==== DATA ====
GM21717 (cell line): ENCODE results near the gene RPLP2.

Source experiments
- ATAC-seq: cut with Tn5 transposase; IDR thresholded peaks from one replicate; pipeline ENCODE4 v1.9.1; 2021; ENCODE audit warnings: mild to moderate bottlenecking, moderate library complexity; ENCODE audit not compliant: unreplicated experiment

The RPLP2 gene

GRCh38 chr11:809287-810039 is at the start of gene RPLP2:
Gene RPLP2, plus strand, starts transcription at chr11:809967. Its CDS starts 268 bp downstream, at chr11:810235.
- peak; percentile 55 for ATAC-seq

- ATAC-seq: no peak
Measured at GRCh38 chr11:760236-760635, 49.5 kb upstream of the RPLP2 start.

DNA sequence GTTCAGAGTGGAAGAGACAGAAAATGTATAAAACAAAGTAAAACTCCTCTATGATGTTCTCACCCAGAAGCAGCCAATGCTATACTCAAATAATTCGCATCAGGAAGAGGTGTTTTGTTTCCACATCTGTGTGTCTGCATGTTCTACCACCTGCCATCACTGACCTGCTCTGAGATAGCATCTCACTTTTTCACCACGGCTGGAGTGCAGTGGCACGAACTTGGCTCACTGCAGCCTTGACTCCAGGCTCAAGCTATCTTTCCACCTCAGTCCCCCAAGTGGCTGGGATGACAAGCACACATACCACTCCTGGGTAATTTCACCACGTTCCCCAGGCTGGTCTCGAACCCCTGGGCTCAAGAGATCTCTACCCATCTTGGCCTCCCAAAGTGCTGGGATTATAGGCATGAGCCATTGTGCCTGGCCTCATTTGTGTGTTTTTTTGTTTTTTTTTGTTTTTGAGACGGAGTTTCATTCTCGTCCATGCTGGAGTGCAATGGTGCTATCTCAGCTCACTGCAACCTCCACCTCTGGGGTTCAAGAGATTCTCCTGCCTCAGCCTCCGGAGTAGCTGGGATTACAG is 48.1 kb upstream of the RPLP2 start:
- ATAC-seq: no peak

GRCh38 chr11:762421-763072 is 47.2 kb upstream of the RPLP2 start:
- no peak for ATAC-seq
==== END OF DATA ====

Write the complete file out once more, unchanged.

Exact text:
GM21717 (cell line): ENCODE results near the gene RPLP2.

Source experiments
- ATAC-seq: cut with Tn5 transposase; IDR thresholded peaks from one replicate; pipeline ENCODE4 v1.9.1; 2021; ENCODE audit warnings: mild to moderate bottlenecking, moderate library complexity; ENCODE audit not compliant: unreplicated experiment

The RPLP2 gene

GRCh38 chr11:809287-810039 is at the start of gene RPLP2:
Gene RPLP2, plus strand, starts transcription at chr11:809967. Its CDS starts 268 bp downstream, at chr11:810235.
- peak; percentile 55 for ATAC-seq

- ATAC-seq: no peak
Measured at GRCh38 chr11:760236-760635, 49.5 kb upstream of the RPLP2 start.

DNA sequence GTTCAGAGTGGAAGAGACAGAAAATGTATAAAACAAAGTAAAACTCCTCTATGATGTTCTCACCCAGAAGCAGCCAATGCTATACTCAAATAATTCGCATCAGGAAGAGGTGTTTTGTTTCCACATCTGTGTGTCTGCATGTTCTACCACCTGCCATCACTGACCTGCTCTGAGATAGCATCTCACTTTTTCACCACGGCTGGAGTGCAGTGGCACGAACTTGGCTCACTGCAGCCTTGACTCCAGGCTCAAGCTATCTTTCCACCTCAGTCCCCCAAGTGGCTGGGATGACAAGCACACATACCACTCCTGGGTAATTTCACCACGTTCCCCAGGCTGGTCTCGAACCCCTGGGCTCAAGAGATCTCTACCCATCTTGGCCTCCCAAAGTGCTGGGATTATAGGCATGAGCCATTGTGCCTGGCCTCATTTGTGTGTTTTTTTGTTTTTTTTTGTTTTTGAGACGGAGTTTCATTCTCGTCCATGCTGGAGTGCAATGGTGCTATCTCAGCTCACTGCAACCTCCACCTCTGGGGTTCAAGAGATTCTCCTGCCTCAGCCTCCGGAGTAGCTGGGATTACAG is 48.1 kb upstream of the RPLP2 start:
- ATAC-seq: no peak

GRCh38 chr11:762421-763072 is 47.2 kb upstream of the RPLP2 start:
- no peak for ATAC-seq